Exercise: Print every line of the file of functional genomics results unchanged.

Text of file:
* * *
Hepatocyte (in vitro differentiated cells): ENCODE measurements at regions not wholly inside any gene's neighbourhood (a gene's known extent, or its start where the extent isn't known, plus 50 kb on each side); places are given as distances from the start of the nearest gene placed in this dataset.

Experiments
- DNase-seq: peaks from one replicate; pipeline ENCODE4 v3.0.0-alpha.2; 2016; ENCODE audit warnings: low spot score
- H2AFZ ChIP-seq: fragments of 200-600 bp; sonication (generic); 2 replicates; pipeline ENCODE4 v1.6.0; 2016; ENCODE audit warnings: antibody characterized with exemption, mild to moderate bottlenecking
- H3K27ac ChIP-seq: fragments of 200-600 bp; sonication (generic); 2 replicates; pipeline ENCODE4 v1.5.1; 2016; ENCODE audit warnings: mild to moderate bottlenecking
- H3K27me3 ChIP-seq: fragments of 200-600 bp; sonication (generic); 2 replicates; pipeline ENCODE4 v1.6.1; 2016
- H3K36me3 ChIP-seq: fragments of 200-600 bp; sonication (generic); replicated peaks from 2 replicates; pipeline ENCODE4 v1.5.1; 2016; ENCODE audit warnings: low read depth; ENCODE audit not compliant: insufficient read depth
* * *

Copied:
Hepatocyte (in vitro differentiated cells): ENCODE measurements at regions not wholly inside any gene's neighbourhood (a gene's known extent, or its start where the extent isn't known, plus 50 kb on each side); places are given as distances from the start of the nearest gene placed in this dataset.

Experiments
- DNase-seq: peaks from one replicate; pipeline ENCODE4 v3.0.0-alpha.2; 2016; ENCODE audit warnings: low spot score
- H2AFZ ChIP-seq: fragments of 200-600 bp; sonication (generic); 2 replicates; pipeline ENCODE4 v1.6.0; 2016; ENCODE audit warnings: antibody characterized with exemption, mild to moderate bottlenecking
- H3K27ac ChIP-seq: fragments of 200-600 bp; sonication (generic); 2 replicates; pipeline ENCODE4 v1.5.1; 2016; ENCODE audit warnings: mild to moderate bottlenecking
- H3K27me3 ChIP-seq: fragments of 200-600 bp; sonication (generic); 2 replicates; pipeline ENCODE4 v1.6.1; 2016
- H3K36me3 ChIP-seq: fragments of 200-600 bp; sonication (generic); replicated peaks from 2 replicates; pipeline ENCODE4 v1.5.1; 2016; ENCODE audit warnings: low read depth; ENCODE audit not compliant: insufficient read depth